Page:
a fetus is a human life, then it's rights are inalienable as are the rest of ours. This is not rationalization or speculation, it is simple logic. A plus B equals C. If (A) a fetus is a human life , plus (B), life is an inalienable human right, then that equals (C) a fetus has the inalienable right to life. If a fetus is not a human life, then this exercise of logic no longer applies to a fetus. Therefore, I must restate that the question comes down to whether or not a fetus is a human life with the status of moral agency.

Burnyourtires said that the point of this argument is "keeping the government out of our lives". First of all, the point of the last post was whether Democrats are the party of abortion. That's the only topic I took up in that post, and I think I made a pretty good argument as to how they are. You can't refute an argument by changing the terms of the argument. Burnyourtires still has not made an argument that the Democrats are not the party of abortion. If he means to use the words "keeping government out of our lives" to stand in for being pro choice, I think that's pretty misleading. The government interferes in our lives in a number of ways, some of which come from the Left. Let's try to be specific.

Besides, when you say "Keep the government out of our lives" whose lives do you mean? Here is your bias. You mean keep the govn't out of some of our lives, the lives you choose, which are non-fetus. You ask that the government find that others have the right to kill a fetus. If I were a fetus, and I could talk, I'd call that a pretty big interference in my life! The only way that is not a bias is if a fetus is not a human life. So which is it, burnyourtires, life or not life?

This brings us to another facet of our discussion. Who gets to decide whether a fetus is a life? Who gets to decide what a human life is? Should the government interfere in one's right to determine who has the status of a human life? Do you think you have the right to make the determination? I think government rightly interfered when slavers and bigots determined that other races were not human, as a rationale to deny them their rights. I say rationale, because they rationalized rather than use reason to determine the personhood of, for example, Blacks and Jews, in order to satisfy their own needs. They started with the outcome they needed, then picked the facts they needed to support it. I don't do that. I start with facts and reason, and let them determine the outcome. I don't start with the outcome that abortion on demand needs to exist or not exist. I used reason to guide me and have ended with this conclusion: a fetus appears to be a human life. It has its own human DNA. It's level of development or ablilty are irrelevant to me, because those are not factors I would use to judge someone outside the womb. It's capacity for thought or the experience of pain also are irrelevant to me for the same reason.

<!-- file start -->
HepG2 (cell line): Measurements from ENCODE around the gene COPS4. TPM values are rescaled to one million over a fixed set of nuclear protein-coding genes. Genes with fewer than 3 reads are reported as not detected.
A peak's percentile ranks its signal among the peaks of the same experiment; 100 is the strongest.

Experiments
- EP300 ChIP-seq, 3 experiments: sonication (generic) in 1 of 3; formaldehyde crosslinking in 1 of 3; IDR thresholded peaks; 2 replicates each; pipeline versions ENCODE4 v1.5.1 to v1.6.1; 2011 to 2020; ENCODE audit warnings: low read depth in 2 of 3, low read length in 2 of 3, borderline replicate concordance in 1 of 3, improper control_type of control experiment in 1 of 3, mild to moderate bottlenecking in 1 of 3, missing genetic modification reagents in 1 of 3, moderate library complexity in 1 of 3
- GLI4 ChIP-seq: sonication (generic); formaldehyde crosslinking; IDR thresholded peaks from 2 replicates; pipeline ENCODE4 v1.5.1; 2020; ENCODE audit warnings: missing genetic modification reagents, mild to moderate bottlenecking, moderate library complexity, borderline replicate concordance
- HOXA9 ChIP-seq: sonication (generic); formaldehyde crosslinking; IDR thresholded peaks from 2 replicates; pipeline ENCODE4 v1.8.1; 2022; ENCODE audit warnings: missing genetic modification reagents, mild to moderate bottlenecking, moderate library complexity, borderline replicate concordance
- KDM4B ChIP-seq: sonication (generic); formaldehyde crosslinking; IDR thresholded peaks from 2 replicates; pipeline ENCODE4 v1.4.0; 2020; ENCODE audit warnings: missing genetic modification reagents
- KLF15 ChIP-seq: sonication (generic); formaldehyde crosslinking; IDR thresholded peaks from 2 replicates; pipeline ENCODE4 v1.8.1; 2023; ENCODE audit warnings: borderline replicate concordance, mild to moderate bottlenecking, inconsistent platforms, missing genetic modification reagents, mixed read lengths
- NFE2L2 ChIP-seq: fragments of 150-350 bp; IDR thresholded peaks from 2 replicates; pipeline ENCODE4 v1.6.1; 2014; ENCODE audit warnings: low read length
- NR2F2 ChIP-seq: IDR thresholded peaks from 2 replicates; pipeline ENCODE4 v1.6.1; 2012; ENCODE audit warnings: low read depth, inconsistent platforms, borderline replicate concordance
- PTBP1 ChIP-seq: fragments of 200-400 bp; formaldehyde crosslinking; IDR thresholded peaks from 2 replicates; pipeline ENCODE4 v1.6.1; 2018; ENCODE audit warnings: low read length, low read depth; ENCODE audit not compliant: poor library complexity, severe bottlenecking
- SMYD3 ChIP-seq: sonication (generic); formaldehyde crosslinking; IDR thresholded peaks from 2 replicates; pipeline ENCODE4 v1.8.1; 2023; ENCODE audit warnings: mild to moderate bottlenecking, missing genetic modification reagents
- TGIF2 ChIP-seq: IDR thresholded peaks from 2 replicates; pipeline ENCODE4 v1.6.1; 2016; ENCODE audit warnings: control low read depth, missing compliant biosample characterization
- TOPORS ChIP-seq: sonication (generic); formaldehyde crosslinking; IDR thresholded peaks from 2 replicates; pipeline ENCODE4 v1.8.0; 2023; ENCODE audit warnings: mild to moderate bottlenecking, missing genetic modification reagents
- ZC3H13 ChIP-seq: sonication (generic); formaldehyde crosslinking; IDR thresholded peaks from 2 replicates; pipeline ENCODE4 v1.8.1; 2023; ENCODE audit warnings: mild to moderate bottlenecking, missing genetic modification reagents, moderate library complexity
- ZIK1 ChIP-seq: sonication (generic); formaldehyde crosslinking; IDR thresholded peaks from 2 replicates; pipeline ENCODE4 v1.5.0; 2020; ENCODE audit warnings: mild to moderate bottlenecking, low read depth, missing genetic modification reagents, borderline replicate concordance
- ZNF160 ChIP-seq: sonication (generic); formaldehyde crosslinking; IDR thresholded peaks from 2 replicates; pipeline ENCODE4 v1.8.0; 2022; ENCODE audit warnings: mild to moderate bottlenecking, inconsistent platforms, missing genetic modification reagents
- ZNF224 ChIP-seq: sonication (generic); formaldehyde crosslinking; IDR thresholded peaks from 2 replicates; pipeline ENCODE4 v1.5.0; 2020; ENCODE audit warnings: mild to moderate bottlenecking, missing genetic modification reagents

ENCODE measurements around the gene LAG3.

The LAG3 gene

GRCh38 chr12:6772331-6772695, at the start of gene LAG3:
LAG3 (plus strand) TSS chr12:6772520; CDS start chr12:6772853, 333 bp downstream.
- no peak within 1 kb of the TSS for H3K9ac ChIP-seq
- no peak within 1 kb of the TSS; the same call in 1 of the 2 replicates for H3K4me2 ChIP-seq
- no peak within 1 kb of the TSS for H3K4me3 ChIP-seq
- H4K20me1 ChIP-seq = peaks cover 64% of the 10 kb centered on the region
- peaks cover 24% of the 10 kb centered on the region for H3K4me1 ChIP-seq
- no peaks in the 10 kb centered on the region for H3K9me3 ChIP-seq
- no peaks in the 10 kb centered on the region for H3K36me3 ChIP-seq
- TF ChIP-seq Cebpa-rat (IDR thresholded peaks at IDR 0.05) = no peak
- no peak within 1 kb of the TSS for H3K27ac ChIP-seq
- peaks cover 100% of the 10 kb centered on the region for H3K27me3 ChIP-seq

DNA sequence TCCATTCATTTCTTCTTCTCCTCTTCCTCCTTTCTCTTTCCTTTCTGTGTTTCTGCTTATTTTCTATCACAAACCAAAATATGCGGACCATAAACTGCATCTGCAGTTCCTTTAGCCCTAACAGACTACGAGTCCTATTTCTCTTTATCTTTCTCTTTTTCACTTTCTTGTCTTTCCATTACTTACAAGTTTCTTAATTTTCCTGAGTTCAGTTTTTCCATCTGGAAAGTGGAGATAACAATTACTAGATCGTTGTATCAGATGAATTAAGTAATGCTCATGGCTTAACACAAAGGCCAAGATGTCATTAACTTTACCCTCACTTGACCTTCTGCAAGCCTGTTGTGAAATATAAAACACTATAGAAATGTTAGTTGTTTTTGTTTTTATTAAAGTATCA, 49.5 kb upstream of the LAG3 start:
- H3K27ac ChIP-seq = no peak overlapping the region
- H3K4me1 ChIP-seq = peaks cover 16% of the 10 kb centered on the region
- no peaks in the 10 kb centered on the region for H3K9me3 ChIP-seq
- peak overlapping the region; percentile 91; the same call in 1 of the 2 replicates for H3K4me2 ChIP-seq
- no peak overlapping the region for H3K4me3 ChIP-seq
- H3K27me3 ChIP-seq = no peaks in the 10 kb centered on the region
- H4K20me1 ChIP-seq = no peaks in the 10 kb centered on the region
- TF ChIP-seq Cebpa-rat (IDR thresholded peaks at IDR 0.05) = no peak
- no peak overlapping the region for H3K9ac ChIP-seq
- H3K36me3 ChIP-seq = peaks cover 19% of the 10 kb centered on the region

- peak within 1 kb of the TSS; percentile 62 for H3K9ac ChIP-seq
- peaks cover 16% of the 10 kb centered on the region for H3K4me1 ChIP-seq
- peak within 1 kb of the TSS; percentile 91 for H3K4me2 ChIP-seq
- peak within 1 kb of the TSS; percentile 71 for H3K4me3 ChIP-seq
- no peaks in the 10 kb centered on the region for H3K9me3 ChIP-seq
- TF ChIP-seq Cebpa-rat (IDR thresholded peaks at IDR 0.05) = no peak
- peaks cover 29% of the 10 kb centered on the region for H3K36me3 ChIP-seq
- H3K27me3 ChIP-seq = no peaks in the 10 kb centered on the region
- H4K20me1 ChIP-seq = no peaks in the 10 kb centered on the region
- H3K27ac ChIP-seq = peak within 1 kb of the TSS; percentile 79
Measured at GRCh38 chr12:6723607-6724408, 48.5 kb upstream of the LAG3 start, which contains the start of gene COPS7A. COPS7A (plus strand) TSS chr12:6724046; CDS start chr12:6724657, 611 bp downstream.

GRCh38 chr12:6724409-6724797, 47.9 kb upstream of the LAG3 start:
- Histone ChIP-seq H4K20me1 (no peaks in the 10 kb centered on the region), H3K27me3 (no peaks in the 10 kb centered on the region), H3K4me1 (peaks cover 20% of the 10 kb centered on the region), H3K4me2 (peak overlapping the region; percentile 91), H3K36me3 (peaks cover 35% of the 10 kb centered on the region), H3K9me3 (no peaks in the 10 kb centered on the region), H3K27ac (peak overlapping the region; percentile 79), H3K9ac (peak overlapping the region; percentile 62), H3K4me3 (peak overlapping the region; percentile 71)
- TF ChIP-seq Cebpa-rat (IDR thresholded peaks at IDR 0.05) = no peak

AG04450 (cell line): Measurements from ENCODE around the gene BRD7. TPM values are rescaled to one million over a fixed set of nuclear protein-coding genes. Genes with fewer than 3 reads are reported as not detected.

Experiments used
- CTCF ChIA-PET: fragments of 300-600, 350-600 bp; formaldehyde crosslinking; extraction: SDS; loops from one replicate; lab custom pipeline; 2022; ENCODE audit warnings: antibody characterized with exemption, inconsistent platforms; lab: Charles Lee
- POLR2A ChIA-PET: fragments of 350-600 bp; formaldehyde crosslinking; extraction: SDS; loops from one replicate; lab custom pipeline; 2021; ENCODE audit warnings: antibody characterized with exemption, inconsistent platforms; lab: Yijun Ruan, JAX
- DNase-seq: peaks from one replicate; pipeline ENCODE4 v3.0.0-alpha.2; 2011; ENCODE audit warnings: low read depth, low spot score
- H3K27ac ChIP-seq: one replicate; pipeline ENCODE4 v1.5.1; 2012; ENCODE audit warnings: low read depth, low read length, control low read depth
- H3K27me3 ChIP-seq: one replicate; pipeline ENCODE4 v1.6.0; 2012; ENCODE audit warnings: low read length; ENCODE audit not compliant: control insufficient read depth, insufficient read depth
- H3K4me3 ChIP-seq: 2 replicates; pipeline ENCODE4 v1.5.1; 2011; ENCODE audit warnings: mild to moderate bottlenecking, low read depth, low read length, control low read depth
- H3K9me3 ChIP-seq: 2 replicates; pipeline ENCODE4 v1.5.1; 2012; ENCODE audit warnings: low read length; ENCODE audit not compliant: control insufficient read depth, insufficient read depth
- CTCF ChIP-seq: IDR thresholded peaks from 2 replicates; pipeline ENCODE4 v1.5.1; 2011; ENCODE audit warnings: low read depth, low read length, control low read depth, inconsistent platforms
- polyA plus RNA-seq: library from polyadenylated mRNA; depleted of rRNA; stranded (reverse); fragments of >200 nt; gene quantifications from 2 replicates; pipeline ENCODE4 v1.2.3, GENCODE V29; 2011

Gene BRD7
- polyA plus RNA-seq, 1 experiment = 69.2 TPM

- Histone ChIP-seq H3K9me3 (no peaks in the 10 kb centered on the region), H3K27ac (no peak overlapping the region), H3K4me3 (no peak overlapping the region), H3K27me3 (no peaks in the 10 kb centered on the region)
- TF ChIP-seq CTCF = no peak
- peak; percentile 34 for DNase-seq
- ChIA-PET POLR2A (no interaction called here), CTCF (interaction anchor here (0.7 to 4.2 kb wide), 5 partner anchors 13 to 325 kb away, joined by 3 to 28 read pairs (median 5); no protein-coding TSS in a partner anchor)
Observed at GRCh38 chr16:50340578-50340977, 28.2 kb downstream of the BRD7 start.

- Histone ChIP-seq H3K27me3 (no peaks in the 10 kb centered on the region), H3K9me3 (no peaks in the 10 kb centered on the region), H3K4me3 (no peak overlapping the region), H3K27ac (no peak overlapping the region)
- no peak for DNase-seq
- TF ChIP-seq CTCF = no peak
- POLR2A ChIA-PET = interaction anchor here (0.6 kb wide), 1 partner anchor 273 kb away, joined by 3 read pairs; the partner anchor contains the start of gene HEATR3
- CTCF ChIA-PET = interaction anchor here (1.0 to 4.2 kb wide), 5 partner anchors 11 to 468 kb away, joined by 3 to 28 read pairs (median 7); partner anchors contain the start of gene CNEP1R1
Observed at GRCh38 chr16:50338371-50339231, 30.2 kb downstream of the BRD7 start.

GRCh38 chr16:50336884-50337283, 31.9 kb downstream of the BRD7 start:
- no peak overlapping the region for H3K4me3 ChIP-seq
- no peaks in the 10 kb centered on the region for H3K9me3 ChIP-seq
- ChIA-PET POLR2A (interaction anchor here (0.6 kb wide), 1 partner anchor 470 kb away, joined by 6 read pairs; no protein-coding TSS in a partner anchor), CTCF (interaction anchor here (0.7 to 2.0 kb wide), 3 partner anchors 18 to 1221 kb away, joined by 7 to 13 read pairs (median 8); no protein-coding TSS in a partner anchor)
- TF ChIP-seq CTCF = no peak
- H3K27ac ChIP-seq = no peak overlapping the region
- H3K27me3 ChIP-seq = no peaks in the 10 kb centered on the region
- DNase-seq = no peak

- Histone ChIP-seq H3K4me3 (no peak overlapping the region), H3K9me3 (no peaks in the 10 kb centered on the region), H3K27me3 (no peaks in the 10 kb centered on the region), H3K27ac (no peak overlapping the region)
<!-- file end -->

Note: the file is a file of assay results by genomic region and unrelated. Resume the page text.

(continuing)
Since I believe life to be the greatest of our inalienable rights (for which I'd gladly accept the usually pejorative term "radical right winger"), and I have found no reasonable exclusion for fetal humans, I must protect their right to life.

If all humans don't have inalienable rights, then no humans do. Rights that are given by humans can be revoked by humans.

P.S. Overturning Roe v Wade wouldn't outlaw abortion. Abortion would revert back to being a state decision.

Monday, November 14, 2005

The Party of Abortion

My Democrat friend wants to assure me that his party is not the party of abortion.

This post is an exploration of his statement and what he means by it. I think he means to say that Liberals want abortion to be available as an option, but are not hoping for the opportunity to abort fetuses.

DUH! I don't think conservatives generally regard Liberals as having a blood lust for non-viable babies. I do think, however, that Liberals generally perceive Conservatives as overly interested in the reproductive rights of women. What conservatives actually are interested in, is protecting the lives of those they believe deserve protection. I'll address the legitimacy of that position in another post. Right now, let's stick with the issue of the characterization of parties if regard to abortion rights.